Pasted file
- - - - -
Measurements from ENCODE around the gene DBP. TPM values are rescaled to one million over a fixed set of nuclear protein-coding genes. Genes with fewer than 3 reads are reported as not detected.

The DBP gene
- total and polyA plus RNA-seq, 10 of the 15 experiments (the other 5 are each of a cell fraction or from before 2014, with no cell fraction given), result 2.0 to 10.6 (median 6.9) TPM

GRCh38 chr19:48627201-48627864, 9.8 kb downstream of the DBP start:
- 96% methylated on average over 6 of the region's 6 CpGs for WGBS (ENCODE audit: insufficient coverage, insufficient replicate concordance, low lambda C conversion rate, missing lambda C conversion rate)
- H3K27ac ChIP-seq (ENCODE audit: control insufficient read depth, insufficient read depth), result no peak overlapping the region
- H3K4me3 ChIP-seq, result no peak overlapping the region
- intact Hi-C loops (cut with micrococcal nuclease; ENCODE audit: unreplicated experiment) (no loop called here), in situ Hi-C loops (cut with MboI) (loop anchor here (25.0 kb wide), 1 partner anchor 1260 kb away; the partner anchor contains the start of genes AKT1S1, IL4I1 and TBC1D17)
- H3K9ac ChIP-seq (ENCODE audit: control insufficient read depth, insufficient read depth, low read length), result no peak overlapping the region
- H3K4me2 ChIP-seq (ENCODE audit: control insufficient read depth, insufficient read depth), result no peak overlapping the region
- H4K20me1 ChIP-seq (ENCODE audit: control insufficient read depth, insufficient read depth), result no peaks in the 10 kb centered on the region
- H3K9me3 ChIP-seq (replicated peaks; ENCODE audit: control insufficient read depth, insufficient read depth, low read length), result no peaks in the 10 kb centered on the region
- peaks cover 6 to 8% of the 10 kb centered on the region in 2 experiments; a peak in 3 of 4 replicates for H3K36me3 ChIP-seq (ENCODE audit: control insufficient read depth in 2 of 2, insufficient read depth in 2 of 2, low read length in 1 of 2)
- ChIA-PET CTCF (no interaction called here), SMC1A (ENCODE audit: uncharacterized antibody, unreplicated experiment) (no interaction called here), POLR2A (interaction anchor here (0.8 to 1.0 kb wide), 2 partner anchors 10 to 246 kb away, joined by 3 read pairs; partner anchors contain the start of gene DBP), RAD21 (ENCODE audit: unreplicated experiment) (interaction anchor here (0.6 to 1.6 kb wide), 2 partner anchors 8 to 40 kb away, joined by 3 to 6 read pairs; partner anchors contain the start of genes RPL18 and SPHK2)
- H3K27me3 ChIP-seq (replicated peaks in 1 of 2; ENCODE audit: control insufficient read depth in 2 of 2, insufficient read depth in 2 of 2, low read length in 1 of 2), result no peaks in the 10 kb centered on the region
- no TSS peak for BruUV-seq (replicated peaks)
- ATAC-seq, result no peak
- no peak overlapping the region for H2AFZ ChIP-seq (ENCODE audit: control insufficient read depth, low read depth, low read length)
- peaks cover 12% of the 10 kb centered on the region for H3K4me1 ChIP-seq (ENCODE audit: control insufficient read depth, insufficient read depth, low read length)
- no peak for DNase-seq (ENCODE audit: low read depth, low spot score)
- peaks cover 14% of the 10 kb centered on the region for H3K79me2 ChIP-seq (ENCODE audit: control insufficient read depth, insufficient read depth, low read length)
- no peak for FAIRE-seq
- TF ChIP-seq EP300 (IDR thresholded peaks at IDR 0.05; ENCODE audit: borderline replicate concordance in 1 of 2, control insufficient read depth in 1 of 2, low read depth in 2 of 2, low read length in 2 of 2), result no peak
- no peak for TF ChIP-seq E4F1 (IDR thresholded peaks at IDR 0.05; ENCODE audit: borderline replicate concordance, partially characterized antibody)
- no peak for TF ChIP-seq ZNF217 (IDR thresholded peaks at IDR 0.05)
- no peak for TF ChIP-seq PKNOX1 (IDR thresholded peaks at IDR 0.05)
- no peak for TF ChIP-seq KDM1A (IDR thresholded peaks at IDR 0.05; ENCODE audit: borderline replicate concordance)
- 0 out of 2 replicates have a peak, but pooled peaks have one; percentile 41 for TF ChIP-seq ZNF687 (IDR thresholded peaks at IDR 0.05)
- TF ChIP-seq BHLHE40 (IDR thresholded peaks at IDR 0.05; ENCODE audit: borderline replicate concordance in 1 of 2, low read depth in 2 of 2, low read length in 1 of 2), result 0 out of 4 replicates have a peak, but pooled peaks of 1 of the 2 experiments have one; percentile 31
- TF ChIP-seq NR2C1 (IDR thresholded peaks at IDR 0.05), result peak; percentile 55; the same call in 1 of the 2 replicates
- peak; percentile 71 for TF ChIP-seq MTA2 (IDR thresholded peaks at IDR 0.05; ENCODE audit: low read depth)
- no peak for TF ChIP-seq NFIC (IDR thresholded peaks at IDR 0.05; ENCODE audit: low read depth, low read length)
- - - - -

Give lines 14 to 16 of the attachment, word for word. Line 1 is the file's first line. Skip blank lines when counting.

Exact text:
- ChIA-PET CTCF (no interaction called here), SMC1A (ENCODE audit: uncharacterized antibody, unreplicated experiment) (no interaction called here), POLR2A (interaction anchor here (0.8 to 1.0 kb wide), 2 partner anchors 10 to 246 kb away, joined by 3 read pairs; partner anchors contain the start of gene DBP), RAD21 (ENCODE audit: unreplicated experiment) (interaction anchor here (0.6 to 1.6 kb wide), 2 partner anchors 8 to 40 kb away, joined by 3 to 6 read pairs; partner anchors contain the start of genes RPL18 and SPHK2)
- H3K27me3 ChIP-seq (replicated peaks in 1 of 2; ENCODE audit: control insufficient read depth in 2 of 2, insufficient read depth in 2 of 2, low read length in 1 of 2), result no peaks in the 10 kb centered on the region
- no TSS peak for BruUV-seq (replicated peaks)